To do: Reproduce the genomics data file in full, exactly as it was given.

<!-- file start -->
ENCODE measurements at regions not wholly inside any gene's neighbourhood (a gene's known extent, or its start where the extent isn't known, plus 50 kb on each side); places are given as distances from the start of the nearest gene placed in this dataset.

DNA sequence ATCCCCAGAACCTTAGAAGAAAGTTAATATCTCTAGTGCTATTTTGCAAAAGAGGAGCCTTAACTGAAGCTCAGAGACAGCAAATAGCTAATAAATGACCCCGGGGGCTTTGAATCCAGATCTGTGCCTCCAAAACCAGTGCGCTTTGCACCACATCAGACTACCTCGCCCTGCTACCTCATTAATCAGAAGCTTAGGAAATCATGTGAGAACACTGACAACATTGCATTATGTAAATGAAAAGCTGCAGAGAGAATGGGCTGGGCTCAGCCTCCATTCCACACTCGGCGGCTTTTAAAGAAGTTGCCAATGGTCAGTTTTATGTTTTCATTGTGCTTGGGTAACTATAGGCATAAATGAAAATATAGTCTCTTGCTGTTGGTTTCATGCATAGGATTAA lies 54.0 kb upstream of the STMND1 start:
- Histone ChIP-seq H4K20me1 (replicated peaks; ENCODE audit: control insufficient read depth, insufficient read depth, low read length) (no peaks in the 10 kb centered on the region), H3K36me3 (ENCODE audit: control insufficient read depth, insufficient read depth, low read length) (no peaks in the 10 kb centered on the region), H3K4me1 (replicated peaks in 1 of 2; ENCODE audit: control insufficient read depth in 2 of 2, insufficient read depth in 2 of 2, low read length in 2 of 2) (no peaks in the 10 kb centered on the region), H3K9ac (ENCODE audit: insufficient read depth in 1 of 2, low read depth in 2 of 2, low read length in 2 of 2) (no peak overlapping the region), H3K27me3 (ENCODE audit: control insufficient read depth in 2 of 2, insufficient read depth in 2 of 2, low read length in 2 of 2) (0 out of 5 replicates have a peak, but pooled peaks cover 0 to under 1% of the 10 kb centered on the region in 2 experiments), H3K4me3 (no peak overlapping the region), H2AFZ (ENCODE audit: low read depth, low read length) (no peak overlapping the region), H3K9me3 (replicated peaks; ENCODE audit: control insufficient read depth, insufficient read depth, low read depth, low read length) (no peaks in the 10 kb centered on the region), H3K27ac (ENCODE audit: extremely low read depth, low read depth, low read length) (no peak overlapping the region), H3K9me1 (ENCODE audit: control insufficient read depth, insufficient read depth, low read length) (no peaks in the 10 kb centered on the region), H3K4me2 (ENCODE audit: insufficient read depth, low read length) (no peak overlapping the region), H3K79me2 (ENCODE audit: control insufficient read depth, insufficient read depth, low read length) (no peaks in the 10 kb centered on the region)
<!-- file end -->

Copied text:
ENCODE measurements at regions not wholly inside any gene's neighbourhood (a gene's known extent, or its start where the extent isn't known, plus 50 kb on each side); places are given as distances from the start of the nearest gene placed in this dataset.

DNA sequence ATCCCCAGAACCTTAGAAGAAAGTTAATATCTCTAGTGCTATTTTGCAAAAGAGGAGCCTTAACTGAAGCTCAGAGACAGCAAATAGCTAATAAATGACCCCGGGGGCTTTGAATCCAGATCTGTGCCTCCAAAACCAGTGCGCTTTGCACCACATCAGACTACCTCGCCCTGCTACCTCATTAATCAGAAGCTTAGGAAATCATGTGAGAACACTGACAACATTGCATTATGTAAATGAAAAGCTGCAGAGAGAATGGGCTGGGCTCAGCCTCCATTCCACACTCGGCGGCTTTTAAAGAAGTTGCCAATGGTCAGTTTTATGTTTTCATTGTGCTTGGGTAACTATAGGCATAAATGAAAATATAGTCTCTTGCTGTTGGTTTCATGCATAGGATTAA lies 54.0 kb upstream of the STMND1 start:
- Histone ChIP-seq H4K20me1 (replicated peaks; ENCODE audit: control insufficient read depth, insufficient read depth, low read length) (no peaks in the 10 kb centered on the region), H3K36me3 (ENCODE audit: control insufficient read depth, insufficient read depth, low read length) (no peaks in the 10 kb centered on the region), H3K4me1 (replicated peaks in 1 of 2; ENCODE audit: control insufficient read depth in 2 of 2, insufficient read depth in 2 of 2, low read length in 2 of 2) (no peaks in the 10 kb centered on the region), H3K9ac (ENCODE audit: insufficient read depth in 1 of 2, low read depth in 2 of 2, low read length in 2 of 2) (no peak overlapping the region), H3K27me3 (ENCODE audit: control insufficient read depth in 2 of 2, insufficient read depth in 2 of 2, low read length in 2 of 2) (0 out of 5 replicates have a peak, but pooled peaks cover 0 to under 1% of the 10 kb centered on the region in 2 experiments), H3K4me3 (no peak overlapping the region), H2AFZ (ENCODE audit: low read depth, low read length) (no peak overlapping the region), H3K9me3 (replicated peaks; ENCODE audit: control insufficient read depth, insufficient read depth, low read depth, low read length) (no peaks in the 10 kb centered on the region), H3K27ac (ENCODE audit: extremely low read depth, low read depth, low read length) (no peak overlapping the region), H3K9me1 (ENCODE audit: control insufficient read depth, insufficient read depth, low read length) (no peaks in the 10 kb centered on the region), H3K4me2 (ENCODE audit: insufficient read depth, low read length) (no peak overlapping the region), H3K79me2 (ENCODE audit: control insufficient read depth, insufficient read depth, low read length) (no peaks in the 10 kb centered on the region)